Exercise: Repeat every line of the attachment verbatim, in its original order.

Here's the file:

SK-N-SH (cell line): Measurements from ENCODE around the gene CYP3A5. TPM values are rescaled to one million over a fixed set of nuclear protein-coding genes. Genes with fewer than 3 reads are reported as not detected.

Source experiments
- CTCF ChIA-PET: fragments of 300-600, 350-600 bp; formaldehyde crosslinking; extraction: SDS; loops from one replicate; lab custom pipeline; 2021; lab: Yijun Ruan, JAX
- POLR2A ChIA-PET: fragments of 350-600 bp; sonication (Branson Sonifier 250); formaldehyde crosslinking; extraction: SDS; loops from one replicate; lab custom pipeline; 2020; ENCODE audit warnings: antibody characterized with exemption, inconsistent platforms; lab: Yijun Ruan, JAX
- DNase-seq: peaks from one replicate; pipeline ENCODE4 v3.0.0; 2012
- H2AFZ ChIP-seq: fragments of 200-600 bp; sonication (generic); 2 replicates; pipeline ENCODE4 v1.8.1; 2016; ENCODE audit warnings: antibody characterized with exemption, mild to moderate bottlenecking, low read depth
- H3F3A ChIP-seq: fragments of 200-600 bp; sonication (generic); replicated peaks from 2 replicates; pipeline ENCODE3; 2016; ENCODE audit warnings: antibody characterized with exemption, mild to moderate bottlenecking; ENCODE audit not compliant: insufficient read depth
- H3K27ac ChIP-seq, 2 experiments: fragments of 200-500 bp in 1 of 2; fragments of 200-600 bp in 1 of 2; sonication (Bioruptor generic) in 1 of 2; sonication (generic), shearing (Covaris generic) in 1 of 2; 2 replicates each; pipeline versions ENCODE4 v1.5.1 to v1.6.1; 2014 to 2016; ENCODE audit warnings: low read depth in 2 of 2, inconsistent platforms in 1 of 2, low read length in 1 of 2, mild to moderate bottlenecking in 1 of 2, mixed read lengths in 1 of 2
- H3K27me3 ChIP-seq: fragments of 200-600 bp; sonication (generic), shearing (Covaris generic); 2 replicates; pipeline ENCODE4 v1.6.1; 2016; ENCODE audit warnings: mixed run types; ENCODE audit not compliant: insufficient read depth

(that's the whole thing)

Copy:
SK-N-SH (cell line): Measurements from ENCODE around the gene CYP3A5. TPM values are rescaled to one million over a fixed set of nuclear protein-coding genes. Genes with fewer than 3 reads are reported as not detected.

Source experiments
- CTCF ChIA-PET: fragments of 300-600, 350-600 bp; formaldehyde crosslinking; extraction: SDS; loops from one replicate; lab custom pipeline; 2021; lab: Yijun Ruan, JAX
- POLR2A ChIA-PET: fragments of 350-600 bp; sonication (Branson Sonifier 250); formaldehyde crosslinking; extraction: SDS; loops from one replicate; lab custom pipeline; 2020; ENCODE audit warnings: antibody characterized with exemption, inconsistent platforms; lab: Yijun Ruan, JAX
- DNase-seq: peaks from one replicate; pipeline ENCODE4 v3.0.0; 2012
- H2AFZ ChIP-seq: fragments of 200-600 bp; sonication (generic); 2 replicates; pipeline ENCODE4 v1.8.1; 2016; ENCODE audit warnings: antibody characterized with exemption, mild to moderate bottlenecking, low read depth
- H3F3A ChIP-seq: fragments of 200-600 bp; sonication (generic); replicated peaks from 2 replicates; pipeline ENCODE3; 2016; ENCODE audit warnings: antibody characterized with exemption, mild to moderate bottlenecking; ENCODE audit not compliant: insufficient read depth
- H3K27ac ChIP-seq, 2 experiments: fragments of 200-500 bp in 1 of 2; fragments of 200-600 bp in 1 of 2; sonication (Bioruptor generic) in 1 of 2; sonication (generic), shearing (Covaris generic) in 1 of 2; 2 replicates each; pipeline versions ENCODE4 v1.5.1 to v1.6.1; 2014 to 2016; ENCODE audit warnings: low read depth in 2 of 2, inconsistent platforms in 1 of 2, low read length in 1 of 2, mild to moderate bottlenecking in 1 of 2, mixed read lengths in 1 of 2
- H3K27me3 ChIP-seq: fragments of 200-600 bp; sonication (generic), shearing (Covaris generic); 2 replicates; pipeline ENCODE4 v1.6.1; 2016; ENCODE audit warnings: mixed run types; ENCODE audit not compliant: insufficient read depth